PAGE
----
Covid-19 Contact Tracing and HIPAA

With the fast spread of Covid-19, there has been a call for contact tracing to track how the disease moves through the population and who comes into contact with it. But these apps raise questions of HIPAA compliance in addition to broader questions about the privacy of individuals.

Corona Contact Tracing and HIPAA

In light of the speed with which the number of COVID-19 cases has been increasing, there has been an increased motivation to innovate techniques and technologies that could help track the spread of the virus. One of these methods that has been focused on is contact tracing which has historically been done manually. However, the spread of this virus has made manual contract tracing a challenge. However, if digital contact tracing could address the privacy concerns that it establishes, it could serve as a great help in understanding the spread of COVID-19. There has also been uncertainty regarding how and what the impact of HIPAA would have on this on this type of app. 


Covid-19 has led to changes within HIPAA, but it remains to be seen how long lasting these will be

What is Manual Contact Tracing? 

The manual version of contract tracing would occur in person with a patient who received a positive test and a healthcare worker. It does require people to remember all of the individuals that they interacted with and all the places that they have gone. After identifying the people that were potentially infected, the patient would need to provide contact information for them so that they could be made aware of their need to get tested. 


What is Digital Contact Tracing? 

Digital Contact Tracing would utilize mobile apps in addition to the human-to-human tracing of COVID-19 exposures. The idea behind this app would be to use a form of tracking to record when two individuals are close enough to each other for a long enough amount of time that the virus could have been transferred. Both people would need to have the app downloaded, but if one of the users tested positive for COVID-19, then all other users who interacted with that infected user would be notified so that they could get tested. A great advantage of the digital version of tracing is that it eliminates the human error piece of remembering each individual that you interacted with at all. Although this technology would be wildly useful in tracking community spread of COVID-19, it falls into a debatable category for its legality.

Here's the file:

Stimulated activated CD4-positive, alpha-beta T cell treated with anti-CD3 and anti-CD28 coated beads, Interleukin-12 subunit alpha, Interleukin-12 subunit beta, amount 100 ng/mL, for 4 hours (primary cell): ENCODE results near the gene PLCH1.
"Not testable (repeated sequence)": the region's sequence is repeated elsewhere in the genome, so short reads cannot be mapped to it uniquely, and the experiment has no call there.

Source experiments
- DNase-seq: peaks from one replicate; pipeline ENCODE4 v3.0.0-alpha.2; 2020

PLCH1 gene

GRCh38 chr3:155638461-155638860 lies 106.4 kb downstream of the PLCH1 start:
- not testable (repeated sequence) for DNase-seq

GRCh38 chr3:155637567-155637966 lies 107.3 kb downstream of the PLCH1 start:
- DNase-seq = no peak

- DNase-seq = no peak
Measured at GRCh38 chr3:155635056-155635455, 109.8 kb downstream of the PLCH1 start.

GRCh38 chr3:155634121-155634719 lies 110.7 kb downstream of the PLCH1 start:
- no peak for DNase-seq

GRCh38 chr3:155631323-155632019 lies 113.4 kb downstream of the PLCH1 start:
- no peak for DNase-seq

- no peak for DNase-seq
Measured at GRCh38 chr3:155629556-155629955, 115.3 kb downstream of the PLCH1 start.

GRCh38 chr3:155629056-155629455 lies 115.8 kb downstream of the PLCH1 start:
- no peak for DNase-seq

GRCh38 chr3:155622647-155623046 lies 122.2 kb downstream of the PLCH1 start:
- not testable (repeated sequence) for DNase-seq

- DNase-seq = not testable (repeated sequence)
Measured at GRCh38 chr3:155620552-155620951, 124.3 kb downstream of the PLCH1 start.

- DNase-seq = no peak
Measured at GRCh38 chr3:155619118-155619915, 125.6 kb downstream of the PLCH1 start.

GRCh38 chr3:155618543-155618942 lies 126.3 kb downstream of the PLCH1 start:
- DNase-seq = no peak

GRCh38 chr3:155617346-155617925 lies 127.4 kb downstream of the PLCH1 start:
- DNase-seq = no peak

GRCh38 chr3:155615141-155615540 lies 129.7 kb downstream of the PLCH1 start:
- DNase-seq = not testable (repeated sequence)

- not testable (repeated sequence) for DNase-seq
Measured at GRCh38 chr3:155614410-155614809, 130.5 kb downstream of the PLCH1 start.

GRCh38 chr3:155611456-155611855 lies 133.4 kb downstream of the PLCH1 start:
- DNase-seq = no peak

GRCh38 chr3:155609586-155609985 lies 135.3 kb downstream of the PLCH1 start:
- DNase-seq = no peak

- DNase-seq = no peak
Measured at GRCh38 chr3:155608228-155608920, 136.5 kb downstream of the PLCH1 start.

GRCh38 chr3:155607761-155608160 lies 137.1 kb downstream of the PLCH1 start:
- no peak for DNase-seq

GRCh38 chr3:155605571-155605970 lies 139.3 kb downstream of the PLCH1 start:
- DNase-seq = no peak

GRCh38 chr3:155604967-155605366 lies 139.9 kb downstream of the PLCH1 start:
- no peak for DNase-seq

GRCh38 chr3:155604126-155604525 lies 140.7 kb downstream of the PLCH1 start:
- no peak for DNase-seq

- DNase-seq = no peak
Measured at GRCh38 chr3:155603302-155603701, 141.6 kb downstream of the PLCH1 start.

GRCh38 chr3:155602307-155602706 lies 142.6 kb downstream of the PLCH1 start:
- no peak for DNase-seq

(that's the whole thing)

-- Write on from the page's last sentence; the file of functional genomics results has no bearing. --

How would this app work? 

There are a few ways that this app would seek to maximize the privacy that is offered for those with the app. The app would protect the identity of the participants by only including the necessary information in each notification. When you receive a notification that you had been in close proximity to someone who had just tested positive, you would not be told who that positive test came from or when exactly you were exposed to them. The idea behind this would be to encourage the proper people to get tested for COVID-19 as soon as possible after exposure so that they aren’t continuing to spread it. The app would do this without compromising the privacy of the person who tested positive.